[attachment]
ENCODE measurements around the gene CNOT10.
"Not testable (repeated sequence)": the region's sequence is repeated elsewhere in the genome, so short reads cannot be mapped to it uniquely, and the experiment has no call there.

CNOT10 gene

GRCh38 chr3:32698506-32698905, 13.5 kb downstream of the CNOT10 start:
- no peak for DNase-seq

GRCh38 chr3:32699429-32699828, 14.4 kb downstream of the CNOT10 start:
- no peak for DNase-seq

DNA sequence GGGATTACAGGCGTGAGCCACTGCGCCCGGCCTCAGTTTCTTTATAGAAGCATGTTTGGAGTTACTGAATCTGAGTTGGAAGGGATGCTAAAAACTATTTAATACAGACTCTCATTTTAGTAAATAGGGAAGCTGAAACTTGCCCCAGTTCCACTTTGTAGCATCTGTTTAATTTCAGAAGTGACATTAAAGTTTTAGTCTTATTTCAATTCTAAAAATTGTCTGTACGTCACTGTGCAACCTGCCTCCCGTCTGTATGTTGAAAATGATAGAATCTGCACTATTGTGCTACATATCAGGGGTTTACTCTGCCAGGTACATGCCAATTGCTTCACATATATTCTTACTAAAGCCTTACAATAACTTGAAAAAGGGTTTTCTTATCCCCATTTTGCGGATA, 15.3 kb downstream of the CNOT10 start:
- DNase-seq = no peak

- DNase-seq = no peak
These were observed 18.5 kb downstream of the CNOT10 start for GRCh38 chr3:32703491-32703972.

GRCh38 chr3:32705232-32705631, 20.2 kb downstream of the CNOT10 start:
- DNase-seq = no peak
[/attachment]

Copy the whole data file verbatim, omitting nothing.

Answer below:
ENCODE measurements around the gene CNOT10.
"Not testable (repeated sequence)": the region's sequence is repeated elsewhere in the genome, so short reads cannot be mapped to it uniquely, and the experiment has no call there.

CNOT10 gene

GRCh38 chr3:32698506-32698905, 13.5 kb downstream of the CNOT10 start:
- no peak for DNase-seq

GRCh38 chr3:32699429-32699828, 14.4 kb downstream of the CNOT10 start:
- no peak for DNase-seq

DNA sequence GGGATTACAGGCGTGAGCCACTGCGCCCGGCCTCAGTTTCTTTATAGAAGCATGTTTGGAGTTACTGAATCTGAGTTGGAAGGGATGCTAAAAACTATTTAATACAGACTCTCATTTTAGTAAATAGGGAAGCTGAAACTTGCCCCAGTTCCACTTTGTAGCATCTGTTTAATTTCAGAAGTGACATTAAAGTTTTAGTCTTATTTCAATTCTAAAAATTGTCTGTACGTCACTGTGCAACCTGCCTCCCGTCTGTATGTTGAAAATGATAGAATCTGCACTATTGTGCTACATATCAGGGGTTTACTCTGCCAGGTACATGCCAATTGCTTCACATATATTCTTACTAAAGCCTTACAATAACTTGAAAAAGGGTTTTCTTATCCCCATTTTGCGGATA, 15.3 kb downstream of the CNOT10 start:
- DNase-seq = no peak

- DNase-seq = no peak
These were observed 18.5 kb downstream of the CNOT10 start for GRCh38 chr3:32703491-32703972.

GRCh38 chr3:32705232-32705631, 20.2 kb downstream of the CNOT10 start:
- DNase-seq = no peak